In case you didn't know, it's Earth Month. This means you should be focusing on chucking your cardboard into separate bins, turning off your Xbox before you leave the house instead of worrying about sporadic auto saves, and temporarily suspending your cynicism about the carbon tax. Just for this month, mind. Then it's back to spraying your deodorant all over the joint with merry abandon.
Yes. I'm joking. Obviously. Who wears deodorant these days. Anti-perspirant is where it's really at. The roll on stuff.
Annnyway down to business.
When I was a youngster, I seem to remember plenty of games that tried to shoehorn good environmental habits down my throat when all I cared about was eating chocolate and sniffing the scent of my own farts. I was a hard sell, I totally get that, but the way in which some of these games tried to push the 'save the earth' angle was more than a little ham-fisted. But regardless even then it somehow managed to go over my stupid head.
And today, with going green being back in vogue we're starting to see the same thing all over again. I think it's time to call these hippies out and congratulate/mock them mercilessly on their valiant efforts to educate.
So here, without further adieu, are the top five clumsily Eco-Friendly Video Games.
5. SUPER MARIO SUNSHINE I find it hard to rag on Super Mario Sunshine for a couple of reasons - the first being the fact that it's, in my opinion, a criminally underrated game, the second being that I completely empathise with the overall themes of the game.
Super Mario Sunshine is an eco-friendly game - that's the overwhelming message. But the subtext is clear - Sunshine is a game about poor guy who has gone for what he is hoping will be a lovely relaxing holiday in the sun, only to have it spoiled by a group of littering yobbos.
This is something I have to deal with every weekend. I wake up in the morning - 'what a lovely morning,' I think. 'Maybe I'll go for a quick swim in our communal pool'. Then I have a look only to realise some idiot has left 200 cigarette butts and a used condom in there. Not cool man, not cool at all.
At its heart - this is Mario's plight. Someone has bogarted his special alone time, and that shit simply won't fly.
In that regard Super Mario Sunshine is an eco game on a smaller scale - it's about the eradication of the perennial litter bug. That is a message I can get behind.
4. ECCO THE DOLPHIN The nostalgia leaking through your creaky bones may tell you that Ecco the Dolphin is a classic, but let's face facts - it was as hokey as hell. A time travelling dolphin saves the world from some royal tech geek. Come on man!
Clearly this was a game created in the 90s when technology was seen as the enemy of the environment, as opposed to now where it's becoming clear that brand new technology may be our only saving grace.
Also - dolphins suck. If you are a girl, please do not get a tattoo of one. Sometimes they kill their own children. They also rape each other (according to Wikipedia).
3. ECO FIGHTERS Sometimes you just need an excuse to shoot at stuff and in Eco Warriors said excuse is to stop the dreaded Goyolk K.K. from turning Planet Earth into a ‘Dread Sphere’. What is a Dread Sphere? Well it’s never really explained, but we’re assuming that having Earth transformed into a Dread Sphere is bad because a) it has the word ‘dread’ in it and b) because the President of Goyolk K.K. has some really suspicious looking facial hair – namely his really rubbish moustache.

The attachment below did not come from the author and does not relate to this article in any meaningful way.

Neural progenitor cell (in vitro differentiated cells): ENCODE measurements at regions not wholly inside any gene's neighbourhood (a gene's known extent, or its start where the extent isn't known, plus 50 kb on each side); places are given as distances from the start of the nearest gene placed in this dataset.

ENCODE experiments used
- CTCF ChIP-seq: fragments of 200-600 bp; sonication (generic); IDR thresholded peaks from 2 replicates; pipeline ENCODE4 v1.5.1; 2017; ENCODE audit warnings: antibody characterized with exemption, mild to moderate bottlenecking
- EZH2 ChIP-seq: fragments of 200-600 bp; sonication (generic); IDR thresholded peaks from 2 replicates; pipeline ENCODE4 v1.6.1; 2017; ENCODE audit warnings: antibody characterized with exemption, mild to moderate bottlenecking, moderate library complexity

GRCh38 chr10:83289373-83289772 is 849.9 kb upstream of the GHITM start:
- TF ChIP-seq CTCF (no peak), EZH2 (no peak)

Becoming a Dread Spere is really a metaphor for trashing the utter crap out of the planet – cutting down all the trees, piling up used vehicles haphazardly, and trashing the environment with giant Tonka trucks.
Yep, Eco Warriors is about as subtle as Avatar.
2. GLOBAL GLADIATORS Before my ‘research’ for this piece I remembered roughly two things about Global Gladiators – the aw-aw-aw-awesome song on the title screen and the crazy multiplayer secret level that I played over and over again.
What I don’t remember, however, is what an insidious piece of cynical marketing the whole game was – being that I was 10 years old when the game was released. Bizarrely the game sat right in the 'not-so-sweet spot' of marketing – the McDonalds ad wasn’t subtle enough to hit me on a subconscious level, but neither was it clunky enough for it to make me think, ‘Oh this game is about selling burgers, great’. Most of the time I just ran around shooting sludge at monsters, wondering why the hell I was collecting Golden Arches as opposed to gold coins or fruit!
And as for the environmental themes... ugh - a blatant attempt to make this game appealing to parents buying games for children who (like me) were too young, self-centred and dumb to care about the environment for a single solitary second.
In fact now that I think about it – Global Gladiators was an absolutely bizarre matrix of marketing fails. You have McDonalds – a fast food restaurant marketed at children in the hopes they’ll nag their parents enough to make the whole family come along. The you have Global Gladiators – a game marketed at parents so their children will play the game and then be sub consciously to then convince the parents to go to McDonalds.
That’s either the most convoluted marketing strategy ever devised or a work of inspired genius.
1. CAPTAIN PLANET AND THE PLANETEERS My overwhelming memories of this game are of playing it for precisely three minutes, being completely and utterly bemused, and then turning it off and playing Lemmings instead.
Even as a youngster of 10, I was old enough to recognise that Captain Planet was a piece of well meaning, yet completely rubbish hippie propaganda. What I didn’t know was that it was actually the brainchild of Ted Turner, the media mogul who founded CNN.
Fun Fact: one of the bad guys in Captain Planet’s Eco-Villains group is actually called Duke Nukem.
We’ll just leave it there shall we.